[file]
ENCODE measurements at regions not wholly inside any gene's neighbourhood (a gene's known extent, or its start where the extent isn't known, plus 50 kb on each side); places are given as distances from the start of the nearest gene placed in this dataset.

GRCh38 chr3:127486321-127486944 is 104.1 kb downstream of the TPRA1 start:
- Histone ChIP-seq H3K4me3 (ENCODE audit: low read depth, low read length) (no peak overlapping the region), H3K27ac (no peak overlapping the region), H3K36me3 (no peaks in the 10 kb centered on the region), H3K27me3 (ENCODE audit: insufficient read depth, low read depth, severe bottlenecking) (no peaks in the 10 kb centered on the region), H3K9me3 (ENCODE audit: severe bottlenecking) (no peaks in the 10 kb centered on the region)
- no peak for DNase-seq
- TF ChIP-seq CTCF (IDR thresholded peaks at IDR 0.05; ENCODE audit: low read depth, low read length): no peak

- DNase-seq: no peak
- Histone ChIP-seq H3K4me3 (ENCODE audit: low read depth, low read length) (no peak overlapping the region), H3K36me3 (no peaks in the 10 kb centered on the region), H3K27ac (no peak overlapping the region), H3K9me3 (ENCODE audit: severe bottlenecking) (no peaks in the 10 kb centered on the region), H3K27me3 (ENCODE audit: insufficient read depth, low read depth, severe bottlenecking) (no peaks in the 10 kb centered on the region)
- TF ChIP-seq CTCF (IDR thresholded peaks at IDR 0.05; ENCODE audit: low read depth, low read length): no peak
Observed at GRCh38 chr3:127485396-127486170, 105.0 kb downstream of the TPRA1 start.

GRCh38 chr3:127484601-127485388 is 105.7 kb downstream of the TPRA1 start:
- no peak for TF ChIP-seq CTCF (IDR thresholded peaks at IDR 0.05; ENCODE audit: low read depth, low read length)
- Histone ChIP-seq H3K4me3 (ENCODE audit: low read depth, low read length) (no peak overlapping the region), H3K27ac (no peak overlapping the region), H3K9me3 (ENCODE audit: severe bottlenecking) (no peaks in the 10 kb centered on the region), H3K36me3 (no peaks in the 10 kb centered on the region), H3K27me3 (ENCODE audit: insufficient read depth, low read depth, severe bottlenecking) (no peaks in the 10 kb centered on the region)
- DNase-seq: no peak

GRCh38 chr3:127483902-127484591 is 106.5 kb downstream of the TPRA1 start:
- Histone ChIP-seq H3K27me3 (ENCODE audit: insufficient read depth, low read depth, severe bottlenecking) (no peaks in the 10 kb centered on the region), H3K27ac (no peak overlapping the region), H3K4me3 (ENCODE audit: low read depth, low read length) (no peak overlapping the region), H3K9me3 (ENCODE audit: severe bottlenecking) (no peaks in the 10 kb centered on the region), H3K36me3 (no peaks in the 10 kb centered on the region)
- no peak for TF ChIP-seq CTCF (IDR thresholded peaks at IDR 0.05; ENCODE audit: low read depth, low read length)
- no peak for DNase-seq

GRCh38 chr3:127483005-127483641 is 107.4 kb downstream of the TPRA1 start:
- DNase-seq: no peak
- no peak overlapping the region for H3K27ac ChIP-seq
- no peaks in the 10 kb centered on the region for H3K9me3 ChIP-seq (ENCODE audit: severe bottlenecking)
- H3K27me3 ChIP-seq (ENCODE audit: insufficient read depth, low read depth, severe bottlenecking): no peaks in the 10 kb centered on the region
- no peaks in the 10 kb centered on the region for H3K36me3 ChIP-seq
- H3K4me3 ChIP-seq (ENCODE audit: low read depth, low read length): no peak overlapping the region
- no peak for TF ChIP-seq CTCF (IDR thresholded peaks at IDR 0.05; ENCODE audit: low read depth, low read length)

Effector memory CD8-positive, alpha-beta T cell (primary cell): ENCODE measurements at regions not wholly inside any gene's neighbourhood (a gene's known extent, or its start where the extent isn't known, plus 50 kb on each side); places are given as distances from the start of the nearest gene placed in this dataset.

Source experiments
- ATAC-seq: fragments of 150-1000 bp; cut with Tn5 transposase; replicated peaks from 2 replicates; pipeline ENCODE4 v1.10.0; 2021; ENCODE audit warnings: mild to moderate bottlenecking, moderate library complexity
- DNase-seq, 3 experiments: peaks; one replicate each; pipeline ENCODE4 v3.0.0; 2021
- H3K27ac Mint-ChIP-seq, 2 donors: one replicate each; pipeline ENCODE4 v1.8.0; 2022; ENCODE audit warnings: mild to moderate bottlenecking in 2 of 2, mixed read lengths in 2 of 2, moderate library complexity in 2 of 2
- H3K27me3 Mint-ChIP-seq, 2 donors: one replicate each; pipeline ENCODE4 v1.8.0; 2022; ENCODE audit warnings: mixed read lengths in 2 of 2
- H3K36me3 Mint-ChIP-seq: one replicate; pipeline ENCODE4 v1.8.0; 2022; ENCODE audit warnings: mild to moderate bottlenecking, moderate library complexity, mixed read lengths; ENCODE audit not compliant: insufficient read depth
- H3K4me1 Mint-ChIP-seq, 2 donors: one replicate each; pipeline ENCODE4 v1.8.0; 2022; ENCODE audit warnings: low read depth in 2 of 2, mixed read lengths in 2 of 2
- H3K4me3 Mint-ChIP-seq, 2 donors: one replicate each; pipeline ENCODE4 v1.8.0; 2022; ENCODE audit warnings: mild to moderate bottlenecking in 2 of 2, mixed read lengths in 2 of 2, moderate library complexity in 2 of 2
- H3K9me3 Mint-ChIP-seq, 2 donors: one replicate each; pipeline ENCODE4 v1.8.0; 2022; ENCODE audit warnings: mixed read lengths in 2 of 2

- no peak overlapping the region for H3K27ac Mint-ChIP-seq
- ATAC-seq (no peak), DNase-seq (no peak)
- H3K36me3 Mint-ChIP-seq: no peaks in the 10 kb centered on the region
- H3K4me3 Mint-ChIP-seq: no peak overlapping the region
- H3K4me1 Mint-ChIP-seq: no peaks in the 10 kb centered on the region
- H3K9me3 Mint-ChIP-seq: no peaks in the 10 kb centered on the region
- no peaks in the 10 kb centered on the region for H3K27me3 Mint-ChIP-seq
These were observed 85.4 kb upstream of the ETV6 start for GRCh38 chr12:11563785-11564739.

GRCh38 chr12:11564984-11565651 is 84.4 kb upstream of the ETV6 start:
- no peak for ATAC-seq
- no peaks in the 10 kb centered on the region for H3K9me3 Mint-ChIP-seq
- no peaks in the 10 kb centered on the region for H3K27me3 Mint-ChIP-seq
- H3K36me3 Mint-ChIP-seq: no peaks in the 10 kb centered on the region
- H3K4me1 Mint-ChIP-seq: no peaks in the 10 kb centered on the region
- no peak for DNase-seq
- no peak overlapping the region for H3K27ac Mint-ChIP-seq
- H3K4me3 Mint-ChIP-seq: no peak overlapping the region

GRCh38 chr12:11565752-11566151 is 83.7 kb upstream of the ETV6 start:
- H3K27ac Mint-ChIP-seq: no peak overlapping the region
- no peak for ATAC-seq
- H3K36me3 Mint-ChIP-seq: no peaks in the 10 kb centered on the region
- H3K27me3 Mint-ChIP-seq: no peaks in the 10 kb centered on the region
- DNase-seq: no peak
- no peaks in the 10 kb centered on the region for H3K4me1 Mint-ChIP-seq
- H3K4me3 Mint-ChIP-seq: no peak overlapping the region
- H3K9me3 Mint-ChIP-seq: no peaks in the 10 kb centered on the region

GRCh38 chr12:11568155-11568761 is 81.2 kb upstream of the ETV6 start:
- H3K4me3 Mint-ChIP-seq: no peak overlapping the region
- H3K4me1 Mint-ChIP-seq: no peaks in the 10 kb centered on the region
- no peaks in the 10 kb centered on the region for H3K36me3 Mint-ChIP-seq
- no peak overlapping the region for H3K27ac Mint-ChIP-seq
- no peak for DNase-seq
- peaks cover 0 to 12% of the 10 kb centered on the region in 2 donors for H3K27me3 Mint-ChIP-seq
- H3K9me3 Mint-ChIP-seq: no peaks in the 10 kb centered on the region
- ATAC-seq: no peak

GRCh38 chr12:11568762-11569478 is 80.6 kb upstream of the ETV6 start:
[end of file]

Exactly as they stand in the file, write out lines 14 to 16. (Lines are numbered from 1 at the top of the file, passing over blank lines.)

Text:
GRCh38 chr3:127483902-127484591 is 106.5 kb downstream of the TPRA1 start:
- Histone ChIP-seq H3K27me3 (ENCODE audit: insufficient read depth, low read depth, severe bottlenecking) (no peaks in the 10 kb centered on the region), H3K27ac (no peak overlapping the region), H3K4me3 (ENCODE audit: low read depth, low read length) (no peak overlapping the region), H3K9me3 (ENCODE audit: severe bottlenecking) (no peaks in the 10 kb centered on the region), H3K36me3 (no peaks in the 10 kb centered on the region)
- no peak for TF ChIP-seq CTCF (IDR thresholded peaks at IDR 0.05; ENCODE audit: low read depth, low read length)